A grandmother who gives it her all: Juliette's story
As a communications officer for WaterAid I spend my days visiting communities across Madagascar, getting to know the people and documenting their stories about how life can change with clean water.
During my last trip I visited a village called Ambohimanatrika. There, I met the most incredible family that spanned three generations and had such a strong bond. It was such a wonderful relationship to witness.
At 56, Juliette is the head of this large family. She has six children and 11 grandchildren. Her grandparents were actually the ones that built the first houses in Ambohimanatrika, so her family’s ties to this community run deep.
But this is a poor village. Most of the people here, Juliette and her children included, work as porters in the local market, hauling heavy carts of goods to and from town. Juliette often finds herself carrying over 70kg at once for 12-13 hours in one day. It’s thirsty work.
To make matters worse their only sources of water are open to the elements and at the bottom of a hill. During the rainy season all sorts of waste from the town runs into them. You can even see small worms in the water the villagers collect, that young children have to drink.
This is a story that’s all too familiar throughout Madagascar – in this beautiful country, 50% of the population are denied access to clean water. That means over 13 million Malagasy people are forced to drink dirty water, causing sickness and ill-health. In fact, adults lose six million days of work every year across the country because of persistent diarrhoeal disease.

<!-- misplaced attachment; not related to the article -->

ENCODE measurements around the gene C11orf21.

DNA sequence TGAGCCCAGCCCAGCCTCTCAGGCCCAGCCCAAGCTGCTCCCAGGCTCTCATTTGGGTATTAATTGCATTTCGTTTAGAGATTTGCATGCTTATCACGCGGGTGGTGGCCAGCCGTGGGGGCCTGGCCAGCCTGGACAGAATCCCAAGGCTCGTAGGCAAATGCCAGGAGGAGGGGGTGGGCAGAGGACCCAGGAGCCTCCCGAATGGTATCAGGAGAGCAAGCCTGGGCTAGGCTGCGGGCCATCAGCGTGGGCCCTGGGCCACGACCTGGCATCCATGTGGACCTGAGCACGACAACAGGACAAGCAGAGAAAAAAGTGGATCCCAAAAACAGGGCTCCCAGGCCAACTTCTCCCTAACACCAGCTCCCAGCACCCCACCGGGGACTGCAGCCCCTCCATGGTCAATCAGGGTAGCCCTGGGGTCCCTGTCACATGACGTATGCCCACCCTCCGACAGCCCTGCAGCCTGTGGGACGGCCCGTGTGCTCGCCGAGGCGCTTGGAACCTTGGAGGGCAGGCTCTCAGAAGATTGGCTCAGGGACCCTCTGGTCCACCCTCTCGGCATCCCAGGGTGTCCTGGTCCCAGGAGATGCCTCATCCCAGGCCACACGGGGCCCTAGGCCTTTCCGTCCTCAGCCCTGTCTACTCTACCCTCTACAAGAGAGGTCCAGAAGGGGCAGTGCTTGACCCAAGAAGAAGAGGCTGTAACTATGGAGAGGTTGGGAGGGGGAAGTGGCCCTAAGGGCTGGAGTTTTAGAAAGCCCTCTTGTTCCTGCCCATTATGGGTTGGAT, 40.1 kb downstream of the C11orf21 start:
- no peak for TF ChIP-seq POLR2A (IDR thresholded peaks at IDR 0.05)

Juliette and her children do everything they can to protect the youngest members of their family from the sickness caused by dirty water. Perline, Juliette’s daughter, makes a natural remedy from herbs which helps treat diarrhoea. But it doesn’t stop the sickness coming back.
It’s clear just how much Juliette’s grandchildren adore her. They’re constantly in and out of her house, in the hope of a cuddle, bit of advice or a game of football. Perline told me how gentle Juliette is, and her daughter-in-law Evelyne agrees, describing how welcome she made Evelyne feel when she first joined the family.
Juliette was so excited when her first grandchild Malala was born, and she wants nothing but the best for them. And yet, despite her best intentions, she still has to rely on them to collect water.
Ambohimanatrika’s nearest water source is at the bottom of a steep slope. In the rainy season it’s especially slippery. Juliette’s greatest fear is that if she falls and hurts herself, she won’t be able to work anymore. Won’t be able to support her family anymore.
“The road is slippery and as an old person I sometimes fall on the way to get to the water point.” – Juliette
So it’s 8 year-old Johary who must take on the responsibility of collecting water for the family.
Despite the hardships of living like this, the children have such a strong spirit in them. They’re energetic and creative – making toy cars out of oil cans and spending hours playing games together. They especially love football, a passion they have inherited from their grandmother.
Juliette used to be in a military wives’ football team, but she left to set her up her own team in the village when it got too serious. She teaches the girls and women to play and they have a match every weekend. In fact, they won the very first tournament they played in, so they’re pretty good!
“My grandmother taught me to play football. She’s the coach! I spend a lot of time with my grandmother.” – Malala
The bonds in this family are strong, and so much of that seems to be down to Juliette. She’s kind, thoughtful, hardworking and loving. She wants nothing but the best for grandchildren, and hopes they can one day have a better life and pursue careers other than being a porter.
But without clean water, the chances of them breaking out of this cycle of poverty are slim. Young children like Johary will keep on having to collect water, keep on getting sick from the germs they’re drinking, and miss out on the chance of getting a good education and earning a decent living.
But this summer, we will change the story.
Ernest Randriarimalala, Voices from the field